The joint collaborative project is part of the “Earth System Sciences” research program of the Austrian Academy of Sciences. It receives half a million euros in funding, 100,000 euros of which are provided to the KU. The project is led by the Academy’s Institute for Interdisciplinary Mountain Research and involves researchers from the University of Natural Resources and Life Sciences Vienna, the University of Innsbruck and the Innsbruck-based Environmental Earth Observation IT GmbH in addition to KU participants.
Climate monitoring over the last decades has shown that temperatures have risen significantly worldwide. In the alpine area, this increase is almost twice as high as the global average; a fact which can be seen from major changes in the glaciers and permafrost regions. “In general, areas in transition from glacial to non-glacial conditions are very unstable and prone to erosion and produce a large amount of sediments which are transported in high alpine streams and rivers”, explains Dr. Florian Haas who manages the Eichstätt sub-project together with Prof. Dr. Michael Becht and Dr. Tobias Heckmann.
The project title “Hidden Ice” implies the special characteristic of glaciers, as glacier tongues are covered in debris and thus melt more slowly that ice fields which are not debris-covered. In addition to the mapping of all Austrian glaciers which are currently characterized or have been characterized by an above-average amount of sediment in the past, the researchers also plan to carry out a very detailed temporal and spatial study on sediments and remobilization of sediments through transport in mountain streams at the Jamtalferner/Silvretta in order to find out what happens to the sediments.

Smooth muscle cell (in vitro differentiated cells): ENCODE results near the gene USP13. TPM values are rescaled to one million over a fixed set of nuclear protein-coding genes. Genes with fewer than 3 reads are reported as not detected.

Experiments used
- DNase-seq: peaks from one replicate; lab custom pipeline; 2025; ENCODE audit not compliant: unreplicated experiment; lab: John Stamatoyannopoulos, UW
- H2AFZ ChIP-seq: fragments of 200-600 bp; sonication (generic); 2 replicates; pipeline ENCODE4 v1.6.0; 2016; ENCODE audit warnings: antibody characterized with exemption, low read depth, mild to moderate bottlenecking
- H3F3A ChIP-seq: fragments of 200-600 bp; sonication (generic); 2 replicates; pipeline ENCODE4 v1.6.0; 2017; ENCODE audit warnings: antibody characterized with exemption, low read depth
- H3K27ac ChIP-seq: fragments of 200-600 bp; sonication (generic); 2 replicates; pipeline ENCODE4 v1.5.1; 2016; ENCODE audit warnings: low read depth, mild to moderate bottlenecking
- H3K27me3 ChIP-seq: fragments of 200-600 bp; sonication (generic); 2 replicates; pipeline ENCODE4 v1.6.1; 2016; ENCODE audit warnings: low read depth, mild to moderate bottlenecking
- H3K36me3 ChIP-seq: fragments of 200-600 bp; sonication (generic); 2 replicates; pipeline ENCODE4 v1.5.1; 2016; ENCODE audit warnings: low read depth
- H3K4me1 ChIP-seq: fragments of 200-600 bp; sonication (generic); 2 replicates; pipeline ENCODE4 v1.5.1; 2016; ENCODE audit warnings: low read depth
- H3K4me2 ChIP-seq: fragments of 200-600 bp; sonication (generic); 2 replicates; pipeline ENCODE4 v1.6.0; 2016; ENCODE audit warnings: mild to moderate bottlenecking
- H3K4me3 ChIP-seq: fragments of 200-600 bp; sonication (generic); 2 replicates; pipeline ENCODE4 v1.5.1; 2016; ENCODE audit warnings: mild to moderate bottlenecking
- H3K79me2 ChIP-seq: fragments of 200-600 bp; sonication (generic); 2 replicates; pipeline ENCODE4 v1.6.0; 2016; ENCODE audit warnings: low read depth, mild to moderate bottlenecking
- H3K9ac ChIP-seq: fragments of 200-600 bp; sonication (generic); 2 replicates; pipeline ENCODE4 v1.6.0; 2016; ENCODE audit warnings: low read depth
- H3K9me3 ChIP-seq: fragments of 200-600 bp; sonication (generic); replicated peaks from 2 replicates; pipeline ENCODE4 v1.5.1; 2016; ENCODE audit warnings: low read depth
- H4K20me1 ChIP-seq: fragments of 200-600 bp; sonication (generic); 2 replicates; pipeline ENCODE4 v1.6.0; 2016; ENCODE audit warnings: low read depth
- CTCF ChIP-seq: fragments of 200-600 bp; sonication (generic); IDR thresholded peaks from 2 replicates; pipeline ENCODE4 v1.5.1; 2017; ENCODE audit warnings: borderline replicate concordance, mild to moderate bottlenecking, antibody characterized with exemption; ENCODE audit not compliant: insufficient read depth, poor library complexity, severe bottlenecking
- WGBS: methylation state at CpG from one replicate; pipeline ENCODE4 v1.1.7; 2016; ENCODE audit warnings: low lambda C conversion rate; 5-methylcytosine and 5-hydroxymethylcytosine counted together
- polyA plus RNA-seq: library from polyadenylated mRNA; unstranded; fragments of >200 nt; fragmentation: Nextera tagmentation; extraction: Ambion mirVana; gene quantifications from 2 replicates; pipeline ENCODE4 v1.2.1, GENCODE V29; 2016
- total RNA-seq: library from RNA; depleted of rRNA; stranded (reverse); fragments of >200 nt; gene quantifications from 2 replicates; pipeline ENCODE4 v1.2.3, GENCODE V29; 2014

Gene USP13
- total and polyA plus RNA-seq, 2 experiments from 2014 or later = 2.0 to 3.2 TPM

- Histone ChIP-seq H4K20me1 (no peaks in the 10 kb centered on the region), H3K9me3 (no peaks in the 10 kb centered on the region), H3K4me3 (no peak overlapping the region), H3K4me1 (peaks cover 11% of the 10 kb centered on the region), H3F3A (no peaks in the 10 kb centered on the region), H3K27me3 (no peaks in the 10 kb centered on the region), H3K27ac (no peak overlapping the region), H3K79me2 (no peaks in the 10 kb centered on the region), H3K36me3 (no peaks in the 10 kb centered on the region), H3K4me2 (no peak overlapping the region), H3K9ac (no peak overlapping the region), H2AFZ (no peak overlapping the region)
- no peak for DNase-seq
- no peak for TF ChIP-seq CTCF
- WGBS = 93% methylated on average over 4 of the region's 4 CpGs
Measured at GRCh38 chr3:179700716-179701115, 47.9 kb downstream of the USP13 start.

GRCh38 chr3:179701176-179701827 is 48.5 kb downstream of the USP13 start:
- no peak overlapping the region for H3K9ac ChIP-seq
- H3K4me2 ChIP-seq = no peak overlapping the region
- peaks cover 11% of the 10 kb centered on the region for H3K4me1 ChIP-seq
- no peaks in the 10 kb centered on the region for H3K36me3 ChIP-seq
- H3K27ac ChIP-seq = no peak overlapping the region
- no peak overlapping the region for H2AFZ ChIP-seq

Amongst others, researchers will investigate how much debris and rubble could potentially be transported further in glacial streams. Furthermore, they will analyze the grain size of the sediments on the glacier’s surface and the edges. They will use drones and laser scanning technology in helicopters over a project period of three years in order to record changes in the sediment volume. Current data thus gathered will be additionally substantiated by reconstructing the development of the glacial stream at the Jamtalferner using historical maps, records and pictures. Project work at the KU will mainly concentrate on drone pictures and 3D laser scanning with helicopters as well as the analysis of the images.
Photo: The team of KU researchers: PD Dr. Florian Haas, Prof. Dr. Michael Becht and PD Dr. Tobias Heckmann (from left)